I'm writing on behalf of People for the Ethical Treatment of Animals (PETA) and our more than 6.5 million members and supporters worldwide because, while we admire your colorful handbag designs, we're disappointed to see that your accessories are made exclusively with ostrich and alligator skin. We urge you to stop sellingexotic-animal hides and to opt for luxurious cruelty-free materials instead.

PETA has exposed horrific cruelty on farms in South Africa and the United States—areas from which your brand exclusively sources skins—where tens of thousands of ostriches, alligators, and crocodiles are violently slaughtered every year. Alligators raised in the United States are kept in fetid water inside dark sheds without sunshine, fresh air, clean water, or even basic medical care. At just 1 year old, they're shot with a captive-bolt gun or crudely cut into while they're still fully conscious and able to feel pain. And as you can see in this video, in South Africa, young ostriches are tightly packed into vehicles and sent to the slaughterhouse, where they're forcibly restrained and electrically stunned and their throats are cut.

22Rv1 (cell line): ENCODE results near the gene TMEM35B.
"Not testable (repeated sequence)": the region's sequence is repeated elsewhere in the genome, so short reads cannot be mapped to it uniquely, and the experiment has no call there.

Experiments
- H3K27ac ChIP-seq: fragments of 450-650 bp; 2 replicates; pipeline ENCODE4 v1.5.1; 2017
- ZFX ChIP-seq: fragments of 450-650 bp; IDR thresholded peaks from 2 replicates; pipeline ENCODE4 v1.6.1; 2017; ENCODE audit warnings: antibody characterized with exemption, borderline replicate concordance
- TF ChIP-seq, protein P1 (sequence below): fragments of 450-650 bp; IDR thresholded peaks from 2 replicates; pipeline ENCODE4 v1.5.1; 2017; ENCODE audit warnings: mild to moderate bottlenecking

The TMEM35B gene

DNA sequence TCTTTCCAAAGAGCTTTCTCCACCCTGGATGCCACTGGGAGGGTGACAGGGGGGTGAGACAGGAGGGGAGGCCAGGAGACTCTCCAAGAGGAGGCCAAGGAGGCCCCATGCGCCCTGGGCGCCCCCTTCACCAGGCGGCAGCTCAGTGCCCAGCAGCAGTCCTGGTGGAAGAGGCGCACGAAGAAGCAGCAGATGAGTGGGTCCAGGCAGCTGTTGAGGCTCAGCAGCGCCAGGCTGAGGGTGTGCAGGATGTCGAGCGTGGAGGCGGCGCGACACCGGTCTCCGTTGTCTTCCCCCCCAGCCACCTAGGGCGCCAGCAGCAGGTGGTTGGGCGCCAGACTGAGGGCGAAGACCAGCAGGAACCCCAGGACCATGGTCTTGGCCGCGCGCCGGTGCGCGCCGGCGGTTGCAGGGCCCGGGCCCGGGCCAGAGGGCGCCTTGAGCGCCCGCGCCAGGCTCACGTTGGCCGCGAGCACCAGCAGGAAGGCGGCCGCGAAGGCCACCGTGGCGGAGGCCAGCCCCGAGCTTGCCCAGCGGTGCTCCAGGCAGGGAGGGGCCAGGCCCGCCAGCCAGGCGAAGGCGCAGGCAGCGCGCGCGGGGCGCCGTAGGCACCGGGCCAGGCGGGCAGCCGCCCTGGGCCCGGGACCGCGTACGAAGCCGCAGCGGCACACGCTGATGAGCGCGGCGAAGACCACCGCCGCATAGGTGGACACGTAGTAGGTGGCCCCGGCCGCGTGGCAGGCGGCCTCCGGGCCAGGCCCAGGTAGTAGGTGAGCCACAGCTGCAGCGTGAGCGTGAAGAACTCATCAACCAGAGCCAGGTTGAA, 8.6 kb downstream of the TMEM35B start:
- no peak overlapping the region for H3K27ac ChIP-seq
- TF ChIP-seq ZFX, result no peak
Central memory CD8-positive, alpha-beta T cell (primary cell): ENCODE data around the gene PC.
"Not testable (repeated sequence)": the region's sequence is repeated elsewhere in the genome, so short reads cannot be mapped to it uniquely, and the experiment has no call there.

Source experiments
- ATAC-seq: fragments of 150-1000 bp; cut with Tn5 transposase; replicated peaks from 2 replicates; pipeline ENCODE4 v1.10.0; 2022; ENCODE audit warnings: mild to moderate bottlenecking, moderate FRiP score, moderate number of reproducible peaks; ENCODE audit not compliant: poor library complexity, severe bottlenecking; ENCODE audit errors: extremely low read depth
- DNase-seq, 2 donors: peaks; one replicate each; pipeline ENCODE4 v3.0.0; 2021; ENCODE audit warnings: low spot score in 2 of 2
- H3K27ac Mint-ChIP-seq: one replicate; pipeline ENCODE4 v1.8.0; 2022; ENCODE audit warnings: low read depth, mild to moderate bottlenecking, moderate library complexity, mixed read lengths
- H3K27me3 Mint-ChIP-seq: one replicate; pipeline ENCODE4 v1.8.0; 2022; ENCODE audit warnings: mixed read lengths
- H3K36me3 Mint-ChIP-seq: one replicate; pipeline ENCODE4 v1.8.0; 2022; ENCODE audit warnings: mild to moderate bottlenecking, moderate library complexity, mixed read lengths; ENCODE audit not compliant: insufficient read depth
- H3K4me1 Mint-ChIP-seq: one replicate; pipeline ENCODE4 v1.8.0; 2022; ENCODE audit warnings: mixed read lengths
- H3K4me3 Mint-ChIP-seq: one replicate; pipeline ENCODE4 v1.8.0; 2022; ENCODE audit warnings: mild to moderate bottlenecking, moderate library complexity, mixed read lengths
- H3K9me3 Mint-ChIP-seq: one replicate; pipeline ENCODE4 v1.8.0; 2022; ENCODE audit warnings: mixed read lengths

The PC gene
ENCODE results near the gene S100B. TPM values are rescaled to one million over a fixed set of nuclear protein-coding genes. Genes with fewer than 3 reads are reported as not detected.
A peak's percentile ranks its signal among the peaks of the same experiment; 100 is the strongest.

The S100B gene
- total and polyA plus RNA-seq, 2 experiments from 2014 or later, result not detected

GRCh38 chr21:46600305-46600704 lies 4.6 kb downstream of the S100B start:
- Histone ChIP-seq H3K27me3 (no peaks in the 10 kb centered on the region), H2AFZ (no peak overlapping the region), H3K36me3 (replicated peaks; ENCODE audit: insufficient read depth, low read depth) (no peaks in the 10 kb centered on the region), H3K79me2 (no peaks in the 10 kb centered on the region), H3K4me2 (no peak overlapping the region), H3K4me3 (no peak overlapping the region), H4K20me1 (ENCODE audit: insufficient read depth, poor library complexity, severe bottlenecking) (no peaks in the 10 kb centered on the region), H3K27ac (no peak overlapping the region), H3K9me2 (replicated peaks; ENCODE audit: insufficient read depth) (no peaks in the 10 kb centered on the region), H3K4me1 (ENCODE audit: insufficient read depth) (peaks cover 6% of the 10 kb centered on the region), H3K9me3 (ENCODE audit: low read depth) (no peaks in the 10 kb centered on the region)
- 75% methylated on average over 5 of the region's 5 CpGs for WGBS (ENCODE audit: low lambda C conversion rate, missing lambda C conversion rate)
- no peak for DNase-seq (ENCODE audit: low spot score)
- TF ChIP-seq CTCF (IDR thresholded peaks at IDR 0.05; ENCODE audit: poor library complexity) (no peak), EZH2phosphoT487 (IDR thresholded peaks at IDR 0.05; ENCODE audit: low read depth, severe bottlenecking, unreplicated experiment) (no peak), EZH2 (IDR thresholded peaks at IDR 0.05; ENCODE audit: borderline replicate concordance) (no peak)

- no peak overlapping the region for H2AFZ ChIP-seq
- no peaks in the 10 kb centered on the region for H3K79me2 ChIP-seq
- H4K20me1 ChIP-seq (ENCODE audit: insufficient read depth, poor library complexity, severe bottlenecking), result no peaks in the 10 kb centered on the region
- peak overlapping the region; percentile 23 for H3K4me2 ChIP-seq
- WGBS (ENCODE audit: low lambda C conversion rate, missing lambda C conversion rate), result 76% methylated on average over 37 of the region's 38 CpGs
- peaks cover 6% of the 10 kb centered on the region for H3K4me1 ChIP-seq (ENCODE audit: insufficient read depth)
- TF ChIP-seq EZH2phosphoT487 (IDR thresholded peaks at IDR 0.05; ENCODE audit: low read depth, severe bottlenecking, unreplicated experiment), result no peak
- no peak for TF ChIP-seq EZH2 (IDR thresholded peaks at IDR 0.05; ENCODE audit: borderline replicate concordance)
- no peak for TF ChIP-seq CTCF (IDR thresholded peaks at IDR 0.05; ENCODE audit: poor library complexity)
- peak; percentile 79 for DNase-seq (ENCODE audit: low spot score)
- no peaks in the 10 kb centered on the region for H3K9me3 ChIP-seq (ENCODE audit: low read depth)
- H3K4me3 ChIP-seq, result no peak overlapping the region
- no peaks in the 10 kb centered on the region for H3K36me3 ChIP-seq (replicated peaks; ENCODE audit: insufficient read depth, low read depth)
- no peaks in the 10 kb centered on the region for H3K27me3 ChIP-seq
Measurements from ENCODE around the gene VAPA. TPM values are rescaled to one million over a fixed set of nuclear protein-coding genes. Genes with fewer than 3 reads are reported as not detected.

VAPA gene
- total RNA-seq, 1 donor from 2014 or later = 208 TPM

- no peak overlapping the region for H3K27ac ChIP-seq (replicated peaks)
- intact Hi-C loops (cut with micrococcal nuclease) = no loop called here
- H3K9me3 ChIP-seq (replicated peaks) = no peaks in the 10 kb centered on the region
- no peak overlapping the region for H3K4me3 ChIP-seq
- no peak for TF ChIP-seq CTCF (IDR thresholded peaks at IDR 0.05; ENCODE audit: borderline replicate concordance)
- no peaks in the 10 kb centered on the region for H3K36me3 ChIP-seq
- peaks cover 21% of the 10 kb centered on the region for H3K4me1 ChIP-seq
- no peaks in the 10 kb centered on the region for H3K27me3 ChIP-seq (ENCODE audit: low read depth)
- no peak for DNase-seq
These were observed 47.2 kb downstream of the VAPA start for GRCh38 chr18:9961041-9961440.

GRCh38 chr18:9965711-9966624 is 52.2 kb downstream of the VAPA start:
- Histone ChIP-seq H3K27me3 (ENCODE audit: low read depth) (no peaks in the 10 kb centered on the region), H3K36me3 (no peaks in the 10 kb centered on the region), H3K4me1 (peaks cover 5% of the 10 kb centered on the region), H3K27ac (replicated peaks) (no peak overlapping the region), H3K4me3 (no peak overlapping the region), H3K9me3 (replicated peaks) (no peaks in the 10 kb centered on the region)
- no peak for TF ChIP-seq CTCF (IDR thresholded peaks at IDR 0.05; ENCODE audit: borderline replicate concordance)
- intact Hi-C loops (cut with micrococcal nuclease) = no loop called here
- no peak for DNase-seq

The good news is that there's no need to use the skins of ostriches, alligators, or any other animals in the fashion industry: Cruelty-free alternatives are high-end, beautiful, and widely accessible, and they're made from a variety of materials, including recycled plastic bottles, sustainable polyurethane, and even plants such as mushrooms and fruit. That's why major international brands—including Stella McCartney, Hugo Boss, and Adolfo Domínguez—refuse to use exotic-animal skins.

We hope you'll agree to help women feel great—both inside and out—by dropping ostrich and alligator skins in favor of sustainable vegan materials. I'd be happy to discuss this important subject with you and share PETA's extensive materials portfolio at your earliest convenience.

Thank you for your time and consideration. I look forward to hearing from you.

Best regards,

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Christina Sewell

 

Manager, Fashion Campaigns

 

PETA